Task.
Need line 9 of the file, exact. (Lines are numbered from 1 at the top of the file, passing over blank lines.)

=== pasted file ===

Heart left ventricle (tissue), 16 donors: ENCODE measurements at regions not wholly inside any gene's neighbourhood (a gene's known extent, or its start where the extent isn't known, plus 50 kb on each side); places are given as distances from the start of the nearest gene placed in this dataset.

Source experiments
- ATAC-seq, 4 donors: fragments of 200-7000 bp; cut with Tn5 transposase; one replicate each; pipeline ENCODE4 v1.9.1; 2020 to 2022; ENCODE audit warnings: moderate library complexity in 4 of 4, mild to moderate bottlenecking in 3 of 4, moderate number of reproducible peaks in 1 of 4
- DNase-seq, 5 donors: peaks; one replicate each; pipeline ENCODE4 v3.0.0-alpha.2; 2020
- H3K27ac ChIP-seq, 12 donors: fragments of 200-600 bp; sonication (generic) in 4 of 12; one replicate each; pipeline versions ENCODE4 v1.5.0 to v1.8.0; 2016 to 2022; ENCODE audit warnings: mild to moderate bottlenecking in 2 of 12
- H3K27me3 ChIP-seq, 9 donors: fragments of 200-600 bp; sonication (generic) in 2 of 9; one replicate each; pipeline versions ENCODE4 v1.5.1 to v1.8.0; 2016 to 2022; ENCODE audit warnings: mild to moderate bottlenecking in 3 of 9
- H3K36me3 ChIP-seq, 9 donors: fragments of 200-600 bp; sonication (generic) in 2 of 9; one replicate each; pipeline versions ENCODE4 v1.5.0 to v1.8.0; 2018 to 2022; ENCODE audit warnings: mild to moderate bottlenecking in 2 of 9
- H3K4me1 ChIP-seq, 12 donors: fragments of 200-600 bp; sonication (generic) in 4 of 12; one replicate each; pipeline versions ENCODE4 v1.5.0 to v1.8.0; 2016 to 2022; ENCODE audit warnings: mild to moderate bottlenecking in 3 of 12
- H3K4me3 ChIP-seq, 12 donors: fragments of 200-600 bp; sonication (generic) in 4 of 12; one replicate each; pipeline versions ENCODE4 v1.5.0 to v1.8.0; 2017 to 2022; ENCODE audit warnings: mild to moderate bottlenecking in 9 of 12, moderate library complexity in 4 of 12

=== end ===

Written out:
- H3K4me3 ChIP-seq, 12 donors: fragments of 200-600 bp; sonication (generic) in 4 of 12; one replicate each; pipeline versions ENCODE4 v1.5.0 to v1.8.0; 2017 to 2022; ENCODE audit warnings: mild to moderate bottlenecking in 9 of 12, moderate library complexity in 4 of 12